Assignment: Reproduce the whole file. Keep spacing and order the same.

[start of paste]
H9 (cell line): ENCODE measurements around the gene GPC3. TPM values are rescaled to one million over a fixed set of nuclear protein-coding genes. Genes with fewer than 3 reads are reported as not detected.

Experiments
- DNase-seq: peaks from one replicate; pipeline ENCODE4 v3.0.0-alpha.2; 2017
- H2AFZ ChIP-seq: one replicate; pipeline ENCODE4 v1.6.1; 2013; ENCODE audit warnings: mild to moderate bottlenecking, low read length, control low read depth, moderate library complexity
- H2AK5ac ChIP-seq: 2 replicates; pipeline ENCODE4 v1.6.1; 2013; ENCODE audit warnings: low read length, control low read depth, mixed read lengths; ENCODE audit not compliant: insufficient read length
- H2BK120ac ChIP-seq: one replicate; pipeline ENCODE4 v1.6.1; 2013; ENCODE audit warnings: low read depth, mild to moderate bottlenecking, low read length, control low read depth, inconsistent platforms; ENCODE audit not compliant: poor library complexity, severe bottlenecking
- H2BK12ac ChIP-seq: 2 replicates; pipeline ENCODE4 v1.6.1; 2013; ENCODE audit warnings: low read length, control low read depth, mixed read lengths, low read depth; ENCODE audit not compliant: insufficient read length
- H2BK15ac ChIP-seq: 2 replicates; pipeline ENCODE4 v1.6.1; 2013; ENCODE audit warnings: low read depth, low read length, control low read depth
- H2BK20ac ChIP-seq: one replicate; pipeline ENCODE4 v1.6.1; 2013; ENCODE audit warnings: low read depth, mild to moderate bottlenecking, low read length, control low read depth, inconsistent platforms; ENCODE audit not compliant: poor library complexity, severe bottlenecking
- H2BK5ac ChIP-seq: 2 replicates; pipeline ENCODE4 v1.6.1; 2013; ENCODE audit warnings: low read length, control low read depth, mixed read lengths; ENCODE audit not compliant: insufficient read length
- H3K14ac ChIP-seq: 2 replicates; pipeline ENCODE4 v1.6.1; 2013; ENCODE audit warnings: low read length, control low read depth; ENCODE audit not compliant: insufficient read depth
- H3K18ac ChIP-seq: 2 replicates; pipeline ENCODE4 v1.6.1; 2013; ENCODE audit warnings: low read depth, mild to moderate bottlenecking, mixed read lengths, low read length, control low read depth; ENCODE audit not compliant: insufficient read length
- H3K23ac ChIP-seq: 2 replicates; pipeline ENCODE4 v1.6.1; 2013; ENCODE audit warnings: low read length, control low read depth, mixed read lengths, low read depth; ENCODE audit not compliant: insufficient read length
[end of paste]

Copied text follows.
H9 (cell line): ENCODE measurements around the gene GPC3. TPM values are rescaled to one million over a fixed set of nuclear protein-coding genes. Genes with fewer than 3 reads are reported as not detected.

Experiments
- DNase-seq: peaks from one replicate; pipeline ENCODE4 v3.0.0-alpha.2; 2017
- H2AFZ ChIP-seq: one replicate; pipeline ENCODE4 v1.6.1; 2013; ENCODE audit warnings: mild to moderate bottlenecking, low read length, control low read depth, moderate library complexity
- H2AK5ac ChIP-seq: 2 replicates; pipeline ENCODE4 v1.6.1; 2013; ENCODE audit warnings: low read length, control low read depth, mixed read lengths; ENCODE audit not compliant: insufficient read length
- H2BK120ac ChIP-seq: one replicate; pipeline ENCODE4 v1.6.1; 2013; ENCODE audit warnings: low read depth, mild to moderate bottlenecking, low read length, control low read depth, inconsistent platforms; ENCODE audit not compliant: poor library complexity, severe bottlenecking
- H2BK12ac ChIP-seq: 2 replicates; pipeline ENCODE4 v1.6.1; 2013; ENCODE audit warnings: low read length, control low read depth, mixed read lengths, low read depth; ENCODE audit not compliant: insufficient read length
- H2BK15ac ChIP-seq: 2 replicates; pipeline ENCODE4 v1.6.1; 2013; ENCODE audit warnings: low read depth, low read length, control low read depth
- H2BK20ac ChIP-seq: one replicate; pipeline ENCODE4 v1.6.1; 2013; ENCODE audit warnings: low read depth, mild to moderate bottlenecking, low read length, control low read depth, inconsistent platforms; ENCODE audit not compliant: poor library complexity, severe bottlenecking
- H2BK5ac ChIP-seq: 2 replicates; pipeline ENCODE4 v1.6.1; 2013; ENCODE audit warnings: low read length, control low read depth, mixed read lengths; ENCODE audit not compliant: insufficient read length
- H3K14ac ChIP-seq: 2 replicates; pipeline ENCODE4 v1.6.1; 2013; ENCODE audit warnings: low read length, control low read depth; ENCODE audit not compliant: insufficient read depth
- H3K18ac ChIP-seq: 2 replicates; pipeline ENCODE4 v1.6.1; 2013; ENCODE audit warnings: low read depth, mild to moderate bottlenecking, mixed read lengths, low read length, control low read depth; ENCODE audit not compliant: insufficient read length
- H3K23ac ChIP-seq: 2 replicates; pipeline ENCODE4 v1.6.1; 2013; ENCODE audit warnings: low read length, control low read depth, mixed read lengths, low read depth; ENCODE audit not compliant: insufficient read length